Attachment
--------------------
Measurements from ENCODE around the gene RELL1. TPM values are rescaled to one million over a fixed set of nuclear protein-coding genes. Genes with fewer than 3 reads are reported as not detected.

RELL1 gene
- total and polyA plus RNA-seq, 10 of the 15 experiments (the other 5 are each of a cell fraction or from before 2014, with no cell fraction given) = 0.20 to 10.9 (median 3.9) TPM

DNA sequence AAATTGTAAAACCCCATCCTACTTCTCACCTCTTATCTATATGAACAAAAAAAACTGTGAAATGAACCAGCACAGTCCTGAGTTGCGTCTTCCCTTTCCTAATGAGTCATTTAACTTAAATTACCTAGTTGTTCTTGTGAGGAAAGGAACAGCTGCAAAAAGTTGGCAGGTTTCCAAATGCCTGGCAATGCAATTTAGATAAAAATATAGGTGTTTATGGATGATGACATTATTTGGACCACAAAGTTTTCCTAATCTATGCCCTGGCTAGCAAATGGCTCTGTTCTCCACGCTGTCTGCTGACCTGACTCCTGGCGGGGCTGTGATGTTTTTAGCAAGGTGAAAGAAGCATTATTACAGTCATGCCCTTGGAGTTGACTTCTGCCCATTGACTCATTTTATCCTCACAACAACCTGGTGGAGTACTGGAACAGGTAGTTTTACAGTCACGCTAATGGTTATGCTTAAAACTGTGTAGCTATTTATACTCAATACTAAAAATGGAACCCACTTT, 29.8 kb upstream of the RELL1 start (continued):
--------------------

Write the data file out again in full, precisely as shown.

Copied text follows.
Measurements from ENCODE around the gene RELL1. TPM values are rescaled to one million over a fixed set of nuclear protein-coding genes. Genes with fewer than 3 reads are reported as not detected.

RELL1 gene
- total and polyA plus RNA-seq, 10 of the 15 experiments (the other 5 are each of a cell fraction or from before 2014, with no cell fraction given) = 0.20 to 10.9 (median 3.9) TPM

DNA sequence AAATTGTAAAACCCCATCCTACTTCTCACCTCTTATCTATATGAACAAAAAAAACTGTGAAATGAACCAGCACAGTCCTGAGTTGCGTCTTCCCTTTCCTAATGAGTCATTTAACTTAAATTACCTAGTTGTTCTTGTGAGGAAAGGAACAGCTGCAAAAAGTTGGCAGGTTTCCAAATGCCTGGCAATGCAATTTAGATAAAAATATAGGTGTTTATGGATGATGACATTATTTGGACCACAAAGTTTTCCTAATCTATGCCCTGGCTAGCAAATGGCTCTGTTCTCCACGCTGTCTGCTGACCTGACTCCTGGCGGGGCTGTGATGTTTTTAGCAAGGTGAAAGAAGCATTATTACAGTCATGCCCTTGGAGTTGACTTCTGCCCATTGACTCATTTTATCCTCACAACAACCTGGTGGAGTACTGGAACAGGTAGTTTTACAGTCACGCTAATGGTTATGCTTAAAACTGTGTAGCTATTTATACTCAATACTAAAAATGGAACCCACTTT, 29.8 kb upstream of the RELL1 start (continued):